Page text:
• 8:25 AM » White House Pick on Bank Regulator Nearing
    Published Fri, Jul 23 2010 8:25 AM by WSJ
    There’s been a tremendous amount of buzz over who the White House is going to pick to run the new consumer financial protection regulator, but the Obama administration has another difficult decision to make in the next few weeks: a nominee to run the Office of the Comptroller of the Currency.
  • 8:25 AM » Bernanke says further easing hinges on jobs
    Published Fri, Jul 23 2010 8:25 AM by Reuters
    WASHINGTON (Reuters) - The Federal Reserve may try to push borrowing costs even lower if the job market continues to languish, Fed Chairman Ben Bernanke said on Thursday, offering a hint of what might trigger additional monetary easing.
  • 8:25 AM » How Will Mary Schapiro Fix the Ratings Agency Mess?
    Published Fri, Jul 23 2010 8:25 AM by Seeking Alpha
    submits: The biggest unintended consequences of Dodd-Frank to date is the fact that the market in asset-backed securities , with Ford pulling a deal which was going to be more than $1 billion. There are two related issues here. The first is the , which had prevented investors from being able to sue ratings agencies if the ratings turned out to be wrong. There has been lots of of the ratings agencies “going on strike” — but technically the ratings agencies have never given their permission for their ratings to be used in bond prospectuses. Instead, the banks got the ratings in there anyway by dint of Rule 436(g), which basically allowed the ratings to be included even without permission from the ratings agencies themselves. Now that the rule has effectively been repealed, they can’t do that any more.
    Click Here to Read the Full Article

    Source: Seeking Alpha
  • 8:09 AM » DataQuick: California Notice of Default Filings Decline in Q2
    Published Fri, Jul 23 2010 8:09 AM by Calculated Risk Blog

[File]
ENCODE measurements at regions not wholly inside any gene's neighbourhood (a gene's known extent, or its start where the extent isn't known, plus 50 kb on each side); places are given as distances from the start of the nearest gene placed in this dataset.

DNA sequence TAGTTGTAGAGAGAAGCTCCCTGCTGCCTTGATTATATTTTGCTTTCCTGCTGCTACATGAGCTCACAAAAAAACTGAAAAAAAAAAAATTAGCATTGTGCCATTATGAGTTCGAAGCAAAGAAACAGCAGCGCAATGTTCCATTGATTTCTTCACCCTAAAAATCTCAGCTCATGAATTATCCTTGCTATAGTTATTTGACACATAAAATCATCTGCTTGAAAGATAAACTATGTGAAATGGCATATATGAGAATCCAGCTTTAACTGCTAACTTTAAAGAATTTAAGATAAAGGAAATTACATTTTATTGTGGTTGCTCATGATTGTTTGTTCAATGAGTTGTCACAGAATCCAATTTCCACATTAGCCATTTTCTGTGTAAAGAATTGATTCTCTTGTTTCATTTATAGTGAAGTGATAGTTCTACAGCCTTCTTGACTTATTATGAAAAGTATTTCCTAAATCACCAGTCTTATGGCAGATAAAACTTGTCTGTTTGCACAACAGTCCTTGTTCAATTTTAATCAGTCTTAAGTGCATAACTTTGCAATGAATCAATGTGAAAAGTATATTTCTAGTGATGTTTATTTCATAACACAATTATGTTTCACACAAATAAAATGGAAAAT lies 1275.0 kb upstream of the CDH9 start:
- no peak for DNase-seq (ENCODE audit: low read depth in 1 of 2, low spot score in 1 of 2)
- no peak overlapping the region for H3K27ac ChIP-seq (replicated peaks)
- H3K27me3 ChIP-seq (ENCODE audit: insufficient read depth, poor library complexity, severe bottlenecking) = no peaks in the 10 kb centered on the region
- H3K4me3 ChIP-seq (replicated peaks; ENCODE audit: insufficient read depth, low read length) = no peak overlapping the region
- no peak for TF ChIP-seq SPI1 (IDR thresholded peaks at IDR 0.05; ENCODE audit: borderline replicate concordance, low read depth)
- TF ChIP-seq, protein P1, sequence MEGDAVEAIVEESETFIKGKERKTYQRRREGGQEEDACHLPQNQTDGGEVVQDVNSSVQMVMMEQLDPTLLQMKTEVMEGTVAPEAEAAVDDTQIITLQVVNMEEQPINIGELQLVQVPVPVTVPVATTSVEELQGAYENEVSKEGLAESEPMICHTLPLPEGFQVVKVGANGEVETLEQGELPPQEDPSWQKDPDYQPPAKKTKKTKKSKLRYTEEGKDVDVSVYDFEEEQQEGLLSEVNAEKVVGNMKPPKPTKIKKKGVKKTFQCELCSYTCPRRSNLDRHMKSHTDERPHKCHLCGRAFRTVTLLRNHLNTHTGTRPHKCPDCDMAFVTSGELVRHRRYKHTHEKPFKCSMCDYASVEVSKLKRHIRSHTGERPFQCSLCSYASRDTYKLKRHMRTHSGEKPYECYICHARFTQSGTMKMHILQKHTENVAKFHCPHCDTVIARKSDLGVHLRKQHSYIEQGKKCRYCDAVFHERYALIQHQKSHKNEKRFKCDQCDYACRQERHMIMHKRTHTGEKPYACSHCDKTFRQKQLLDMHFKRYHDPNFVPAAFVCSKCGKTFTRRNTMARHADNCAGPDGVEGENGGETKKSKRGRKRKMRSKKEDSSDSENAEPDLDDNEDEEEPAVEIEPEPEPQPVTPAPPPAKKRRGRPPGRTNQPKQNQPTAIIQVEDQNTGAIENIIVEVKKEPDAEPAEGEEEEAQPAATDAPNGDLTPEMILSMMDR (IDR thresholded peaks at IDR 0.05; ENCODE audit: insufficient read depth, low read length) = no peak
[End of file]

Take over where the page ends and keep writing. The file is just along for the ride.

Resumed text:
Click on graph for larger image in new window. This graph shows the Notices of Default (NOD) by year through 2009, and for the first half of 2010, in California from DataQuick. Although the pace of filings has slowed, it is still very high by historical standards. From DataQuick: The number of California homes pushed into the formal foreclosure process between April and June dropped for the fifth consecutive quarter to the lowest level in three years. The declines were greatest in the most affordable areas, where foreclosure activity continues to fall from extremely high levels over the past two years, a real estate information service reported. A total of 70,051 Notices of Default ("NODs") were filed at county recorder offices during the April-to-June period. That was down 13.6 percent from 81,054 for the prior quarter, and down 43.8 percent from 124,562 in second-quarter 2009, according to San Diego-based MDA DataQuick. Last quarter's total was the lowest since second-quarter 2007, when 53,943 NODs were recorded. The peak was in first-quarter 2009 when 135,431 homeowners received foreclosure notices. "Obviously, motivated sellers and accommodating lenders have played a part in bringing the default filings down, especially when it comes to short sales . Public policy has also been a factor. We also need to remember that prices have come up off bottom over the past year . If they continue to rise, fewer homeowners will find themselves under water, which is a significant factor in letting a home go," said John Walsh, DataQuick president. ... The number of Trustees Deeds (TDs) recorded, which reflect the number of houses or condo units lost at the end of the foreclosure process, totaled 47,669 during the second quarter. That was up 11.2 percent from 42,857 for the prior quarter, and up 4.4 percent from 45,667 for second-quarter 2009. The all-time peak was 79,511 in third- quarter 2008. As I've noted before, in terms of new NOD filings the peak...